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As part of an extensive schedule of road shows worldwide, the Korea Tourism Organization (KTO)  jump-started its U.S. promotion of the upcoming 2018 PyeongChang Olympic Winter Games (Feb. 9-25) and the Paralympic Games (March 9-18) this month in New York City.

Hosting the Winter Olympics will be sort of a coming out party for South Korea as a winter sports hub, showcasing sparkling white mountain slopes and top-notch winter sports infrastructure as the competitive playground for the world’s top athletes.

While South Korea previously hosted the Summer Olympic Games in 1988, Kang Ok Hee, executive v.p. at the Korea Tourism Organization, pointed out that ”2018 PyeongChang will be the first Winter Olympics in Asia out of Japan and the “biggest ever” with new competitions for both men and women (competing together and separately) being added, such as snowboarding big air and mass start speed skating. Overall, there will be 15 sport disciplines, taking place in 13 event venues, with 2,900 athletes, from around 95 countries, competing for 102 gold medal awards.

Alpine PyeongChang, located in the Taebaek Mountains in the eastern province of Gangwon, is known for its natural beauty and as a popular destination for hikers and winter sports enthusiasts. New fame is on the horizon, when PyeongChang steps into its role as official host to the Winter Games and site-city for the opening, closing and medals award ceremonies to be held in the newly-built stadium of the Olympic Plaza. While PyeongChang is presently a 2 ¼-hour or longer drive from Seoul, a brand new high-speed rail line is opening this July, its bullet trains connecting downtown Seoul to the Olympic Games in 69 minutes, from the Seoul-Incheon International Airport (ICN) in 98 minutes. Additionally, in the Gangwon province, a new network of roads connecting all the venues will be in place by the end of this year.

South Korea boasts sparking white mountain slopes and top-notch winter sports infrastructure.
South Korea boasts sparkling white mountain slopes and top-notch winter sports infrastructure.

Venues for the Olympic Games are located in two main areas of the region. PyeongChang, known as the The “Mountain Cluster,” is home to most of the snow sports and embraces the ski centers of Alpensia Sports Park—hosting biathlon, para-biathlon, ski jumping, Nordic combined, cross-country skiing, snowboard big air, para cross-country, bobsleigh, luge and skeleton; Yongpyong Alpine Center—hosting alpine skiing, bobsleigh, skeleton, luge, and para-snowboard; and Bokwang Snow Park—hosting freestyle skiing and snowboard. The “Coastal Cluster,” a half-hour away and bordering the East Sea at Gangneung city, will host the ice sports: speed skating, figure skating, short track speed skating, ice hockey, ice sledge hockey and curling.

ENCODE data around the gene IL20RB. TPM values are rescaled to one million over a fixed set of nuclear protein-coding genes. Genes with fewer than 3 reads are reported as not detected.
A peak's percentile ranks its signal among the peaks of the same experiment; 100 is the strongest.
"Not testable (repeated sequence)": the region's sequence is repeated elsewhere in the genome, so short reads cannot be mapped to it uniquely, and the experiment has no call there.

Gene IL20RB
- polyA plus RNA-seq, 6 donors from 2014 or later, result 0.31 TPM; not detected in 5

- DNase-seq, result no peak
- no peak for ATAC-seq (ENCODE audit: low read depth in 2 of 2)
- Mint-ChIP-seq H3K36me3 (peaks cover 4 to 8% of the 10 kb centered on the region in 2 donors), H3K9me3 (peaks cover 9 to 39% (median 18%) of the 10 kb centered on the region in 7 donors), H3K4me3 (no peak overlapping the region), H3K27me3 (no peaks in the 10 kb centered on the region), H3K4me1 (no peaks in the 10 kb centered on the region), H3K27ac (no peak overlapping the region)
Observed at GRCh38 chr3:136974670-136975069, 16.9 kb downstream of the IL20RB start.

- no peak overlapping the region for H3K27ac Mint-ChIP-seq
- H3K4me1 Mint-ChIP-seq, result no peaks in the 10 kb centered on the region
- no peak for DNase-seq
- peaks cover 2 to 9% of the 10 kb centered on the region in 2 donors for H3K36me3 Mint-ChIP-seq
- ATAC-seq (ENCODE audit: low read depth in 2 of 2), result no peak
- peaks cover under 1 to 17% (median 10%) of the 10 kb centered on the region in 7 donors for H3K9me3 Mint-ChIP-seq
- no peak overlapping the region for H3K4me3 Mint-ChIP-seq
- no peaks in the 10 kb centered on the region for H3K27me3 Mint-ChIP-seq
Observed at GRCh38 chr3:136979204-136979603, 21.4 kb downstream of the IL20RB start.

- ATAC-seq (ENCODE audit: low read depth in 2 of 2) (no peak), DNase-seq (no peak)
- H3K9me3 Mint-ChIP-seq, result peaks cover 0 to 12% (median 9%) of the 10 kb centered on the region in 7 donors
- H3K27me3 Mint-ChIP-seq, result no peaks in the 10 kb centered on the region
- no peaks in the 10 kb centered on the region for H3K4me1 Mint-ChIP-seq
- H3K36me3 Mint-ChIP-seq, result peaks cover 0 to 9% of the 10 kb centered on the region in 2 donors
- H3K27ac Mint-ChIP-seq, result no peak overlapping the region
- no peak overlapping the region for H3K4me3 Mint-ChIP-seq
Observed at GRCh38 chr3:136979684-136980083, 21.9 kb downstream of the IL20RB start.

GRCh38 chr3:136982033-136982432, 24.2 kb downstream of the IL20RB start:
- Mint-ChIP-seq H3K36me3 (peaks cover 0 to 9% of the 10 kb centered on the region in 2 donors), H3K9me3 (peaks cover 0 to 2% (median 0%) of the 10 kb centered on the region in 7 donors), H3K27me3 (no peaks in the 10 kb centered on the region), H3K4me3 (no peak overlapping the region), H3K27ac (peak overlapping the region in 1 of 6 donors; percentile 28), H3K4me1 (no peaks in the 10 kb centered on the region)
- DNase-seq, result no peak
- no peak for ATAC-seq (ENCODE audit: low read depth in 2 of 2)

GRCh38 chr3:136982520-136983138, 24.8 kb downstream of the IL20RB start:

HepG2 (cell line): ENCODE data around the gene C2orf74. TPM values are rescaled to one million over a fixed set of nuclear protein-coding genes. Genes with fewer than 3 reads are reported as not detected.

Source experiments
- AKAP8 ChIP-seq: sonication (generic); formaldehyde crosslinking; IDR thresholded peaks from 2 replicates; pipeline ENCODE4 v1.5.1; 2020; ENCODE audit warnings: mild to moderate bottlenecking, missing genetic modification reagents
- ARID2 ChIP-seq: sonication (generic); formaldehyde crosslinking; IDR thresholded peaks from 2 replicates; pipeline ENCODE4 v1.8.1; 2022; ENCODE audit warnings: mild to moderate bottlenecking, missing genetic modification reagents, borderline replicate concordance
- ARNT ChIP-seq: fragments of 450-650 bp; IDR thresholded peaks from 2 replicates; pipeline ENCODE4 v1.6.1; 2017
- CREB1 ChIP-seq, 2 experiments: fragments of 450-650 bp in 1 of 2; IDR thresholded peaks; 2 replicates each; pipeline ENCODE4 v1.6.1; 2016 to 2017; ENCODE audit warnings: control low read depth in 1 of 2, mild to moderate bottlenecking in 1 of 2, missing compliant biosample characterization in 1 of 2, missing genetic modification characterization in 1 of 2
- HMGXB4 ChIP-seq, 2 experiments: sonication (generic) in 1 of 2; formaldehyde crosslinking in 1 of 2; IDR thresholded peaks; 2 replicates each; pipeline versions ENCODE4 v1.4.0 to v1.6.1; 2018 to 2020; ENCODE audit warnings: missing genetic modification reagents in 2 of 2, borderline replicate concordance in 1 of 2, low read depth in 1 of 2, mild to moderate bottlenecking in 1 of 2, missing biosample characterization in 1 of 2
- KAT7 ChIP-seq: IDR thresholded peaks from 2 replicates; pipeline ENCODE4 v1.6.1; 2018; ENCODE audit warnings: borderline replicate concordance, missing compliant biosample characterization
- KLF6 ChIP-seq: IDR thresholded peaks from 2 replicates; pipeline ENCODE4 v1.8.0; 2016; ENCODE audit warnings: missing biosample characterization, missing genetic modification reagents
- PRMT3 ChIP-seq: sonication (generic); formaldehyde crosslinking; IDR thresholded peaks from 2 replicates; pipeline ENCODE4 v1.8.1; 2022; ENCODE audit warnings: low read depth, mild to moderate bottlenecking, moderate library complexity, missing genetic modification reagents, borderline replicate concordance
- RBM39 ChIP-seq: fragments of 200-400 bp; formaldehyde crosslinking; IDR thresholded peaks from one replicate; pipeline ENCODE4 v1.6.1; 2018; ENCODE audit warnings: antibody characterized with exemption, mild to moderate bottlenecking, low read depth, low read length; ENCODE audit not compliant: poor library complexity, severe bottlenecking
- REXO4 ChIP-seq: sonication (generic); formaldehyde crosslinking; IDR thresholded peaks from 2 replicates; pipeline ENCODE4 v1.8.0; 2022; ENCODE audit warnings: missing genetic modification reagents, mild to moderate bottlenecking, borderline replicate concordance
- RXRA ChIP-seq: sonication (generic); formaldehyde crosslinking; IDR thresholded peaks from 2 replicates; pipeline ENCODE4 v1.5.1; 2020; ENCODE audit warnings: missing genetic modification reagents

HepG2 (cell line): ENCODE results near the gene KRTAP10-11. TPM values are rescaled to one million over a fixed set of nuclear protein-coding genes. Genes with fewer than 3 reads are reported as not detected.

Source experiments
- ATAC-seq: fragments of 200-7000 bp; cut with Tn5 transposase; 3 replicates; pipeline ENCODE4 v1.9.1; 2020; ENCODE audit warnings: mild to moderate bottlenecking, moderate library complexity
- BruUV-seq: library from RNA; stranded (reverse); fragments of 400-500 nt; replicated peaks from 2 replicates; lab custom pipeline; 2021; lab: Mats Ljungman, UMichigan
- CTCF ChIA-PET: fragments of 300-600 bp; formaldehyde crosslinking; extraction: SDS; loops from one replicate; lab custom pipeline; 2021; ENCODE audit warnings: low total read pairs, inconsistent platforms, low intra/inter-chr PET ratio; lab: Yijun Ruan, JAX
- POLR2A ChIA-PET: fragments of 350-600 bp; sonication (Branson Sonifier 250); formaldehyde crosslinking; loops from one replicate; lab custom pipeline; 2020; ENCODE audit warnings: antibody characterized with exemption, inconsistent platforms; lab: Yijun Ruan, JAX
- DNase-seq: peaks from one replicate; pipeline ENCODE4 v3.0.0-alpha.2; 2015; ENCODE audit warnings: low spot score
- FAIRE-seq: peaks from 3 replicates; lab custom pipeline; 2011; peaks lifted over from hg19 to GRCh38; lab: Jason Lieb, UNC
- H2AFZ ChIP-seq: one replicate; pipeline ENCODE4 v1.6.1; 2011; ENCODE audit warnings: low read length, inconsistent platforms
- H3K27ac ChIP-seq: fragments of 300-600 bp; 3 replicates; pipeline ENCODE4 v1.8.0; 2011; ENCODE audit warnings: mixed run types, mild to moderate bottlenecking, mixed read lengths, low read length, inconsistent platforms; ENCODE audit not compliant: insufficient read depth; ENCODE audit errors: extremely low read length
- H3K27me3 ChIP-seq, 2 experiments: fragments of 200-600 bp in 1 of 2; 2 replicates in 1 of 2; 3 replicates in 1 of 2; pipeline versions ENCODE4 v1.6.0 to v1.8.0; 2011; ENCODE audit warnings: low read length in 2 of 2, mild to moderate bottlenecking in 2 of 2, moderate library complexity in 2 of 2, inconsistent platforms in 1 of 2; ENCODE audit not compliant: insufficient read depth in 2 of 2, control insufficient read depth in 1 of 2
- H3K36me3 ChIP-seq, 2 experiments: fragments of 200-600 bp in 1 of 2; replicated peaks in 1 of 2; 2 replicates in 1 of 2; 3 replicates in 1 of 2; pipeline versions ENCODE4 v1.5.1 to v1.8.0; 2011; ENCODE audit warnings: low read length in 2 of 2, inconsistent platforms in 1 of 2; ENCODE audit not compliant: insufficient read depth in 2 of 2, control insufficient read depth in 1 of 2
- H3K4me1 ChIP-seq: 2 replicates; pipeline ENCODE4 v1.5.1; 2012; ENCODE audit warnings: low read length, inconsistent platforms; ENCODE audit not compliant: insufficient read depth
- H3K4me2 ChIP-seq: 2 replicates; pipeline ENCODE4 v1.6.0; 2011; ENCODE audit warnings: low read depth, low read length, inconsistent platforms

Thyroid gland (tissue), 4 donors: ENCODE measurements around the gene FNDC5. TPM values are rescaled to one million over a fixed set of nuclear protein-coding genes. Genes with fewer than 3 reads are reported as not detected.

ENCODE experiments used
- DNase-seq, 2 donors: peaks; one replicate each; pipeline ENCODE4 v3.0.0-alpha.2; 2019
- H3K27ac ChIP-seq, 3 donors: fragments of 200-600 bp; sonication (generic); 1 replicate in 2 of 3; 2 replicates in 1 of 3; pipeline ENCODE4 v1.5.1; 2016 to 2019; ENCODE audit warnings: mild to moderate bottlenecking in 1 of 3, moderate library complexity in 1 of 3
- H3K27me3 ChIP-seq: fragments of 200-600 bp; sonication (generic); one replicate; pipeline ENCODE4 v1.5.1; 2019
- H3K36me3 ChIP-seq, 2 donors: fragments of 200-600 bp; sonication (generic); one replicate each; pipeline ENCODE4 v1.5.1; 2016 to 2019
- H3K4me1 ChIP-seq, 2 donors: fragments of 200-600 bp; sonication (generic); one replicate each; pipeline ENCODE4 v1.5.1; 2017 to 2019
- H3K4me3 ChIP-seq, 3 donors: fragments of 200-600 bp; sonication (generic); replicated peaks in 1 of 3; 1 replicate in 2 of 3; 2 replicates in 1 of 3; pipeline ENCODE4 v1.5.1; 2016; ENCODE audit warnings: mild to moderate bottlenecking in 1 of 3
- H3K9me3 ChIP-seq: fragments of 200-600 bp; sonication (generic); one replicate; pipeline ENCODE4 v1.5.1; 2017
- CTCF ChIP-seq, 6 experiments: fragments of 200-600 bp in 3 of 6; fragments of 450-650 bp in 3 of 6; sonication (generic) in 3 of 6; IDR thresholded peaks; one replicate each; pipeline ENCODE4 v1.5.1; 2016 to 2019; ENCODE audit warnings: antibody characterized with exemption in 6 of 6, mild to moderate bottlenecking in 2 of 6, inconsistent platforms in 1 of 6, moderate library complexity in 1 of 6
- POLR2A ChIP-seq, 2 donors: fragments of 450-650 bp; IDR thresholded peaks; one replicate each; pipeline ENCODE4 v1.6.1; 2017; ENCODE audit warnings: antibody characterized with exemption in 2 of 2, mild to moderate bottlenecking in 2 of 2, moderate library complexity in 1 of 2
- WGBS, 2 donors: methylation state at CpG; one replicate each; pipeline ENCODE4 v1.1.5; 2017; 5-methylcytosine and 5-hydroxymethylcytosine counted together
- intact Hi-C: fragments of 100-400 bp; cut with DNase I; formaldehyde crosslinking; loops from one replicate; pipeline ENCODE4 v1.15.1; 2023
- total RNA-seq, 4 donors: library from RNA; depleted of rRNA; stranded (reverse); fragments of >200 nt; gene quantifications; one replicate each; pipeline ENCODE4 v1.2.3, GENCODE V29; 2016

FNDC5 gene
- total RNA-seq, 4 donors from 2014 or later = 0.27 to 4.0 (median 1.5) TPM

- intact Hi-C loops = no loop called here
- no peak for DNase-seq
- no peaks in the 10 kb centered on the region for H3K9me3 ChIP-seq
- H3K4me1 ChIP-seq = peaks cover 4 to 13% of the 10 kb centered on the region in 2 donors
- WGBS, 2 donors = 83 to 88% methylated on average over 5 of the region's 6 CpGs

These event “clusters” are located within a 30-minute distance by car from Alpensia Sports Park; however, one expert we spoke with said it will be difficult to attend events in both regions on the same day.

Attending the KTO presentation was Robert Long, president of CoSport, which along with its sister company Jet Set Sports, has been appointed Global Authorized Ticket Reseller (ATR) by the International Olympic Committee. CoSport is already marketing ticket-only packages and ticket/hotel packages. Its Premier Packages for 4- and 5-night stays, feature accommodations at the new four-star Ramada Gangwon Sokcho (near the Coastal Cluster venues), daily events tickets, daily breakfast and lunch/dinner on some days, plus regional excursions, transportation to/from Seoul Airport and to/from the Olympic events, as well as services of the CoSport team on location. Flex Packages offer a choice between four-star and three-star (private bedroom with bath in a 2-bedroom condo in Alpensia) accommodations, along with breakfast and the flexibility to select specific events. An Individual Ticket option is also available, based on first-come first-serve basis for specific events from available inventory. All CoSport offerings are commissionable; For more information, call (877) 457-4647 or visit

KTO’s Kang Ok Hee anticipates that Olympic Games-goers will take time out to visit the Buddhist temples—one dating to 625 A.D.—and the small museums of Gangwon, sample the local cuisine—BBQ seems to be very popular—and of course, spend some time pre- or post-Games in Seoul. It’s possible that many Olympics– and Paralympics-goers will base themselves in the capital and commute to events using the high-speed train. Roadtrips, specialists in customized sport travel experiences, are offering top-of-the-line packages in Seoul, with a choice of two five-star hotels—the 1,100-room Lotte Hotel Seoul, which won Global Traveler’s Best Hotel in Korea Award in 2015 and 2016, and features six restaurants (one with two Michelin stars), and the 317-room Four Seasons Hotel Seoul, featuring a Michelin-starred restaurant among four others. For more information on Roadtrips, call (800) 465-1765 or visit

Roadtrips’ packages do not include tickets, which must be ordered separately from ATR Co-Sport and Jet Set Sports. For more information on the Korea Tourism Organization, call (800) 868-7567 or (201) 585-9041; or visit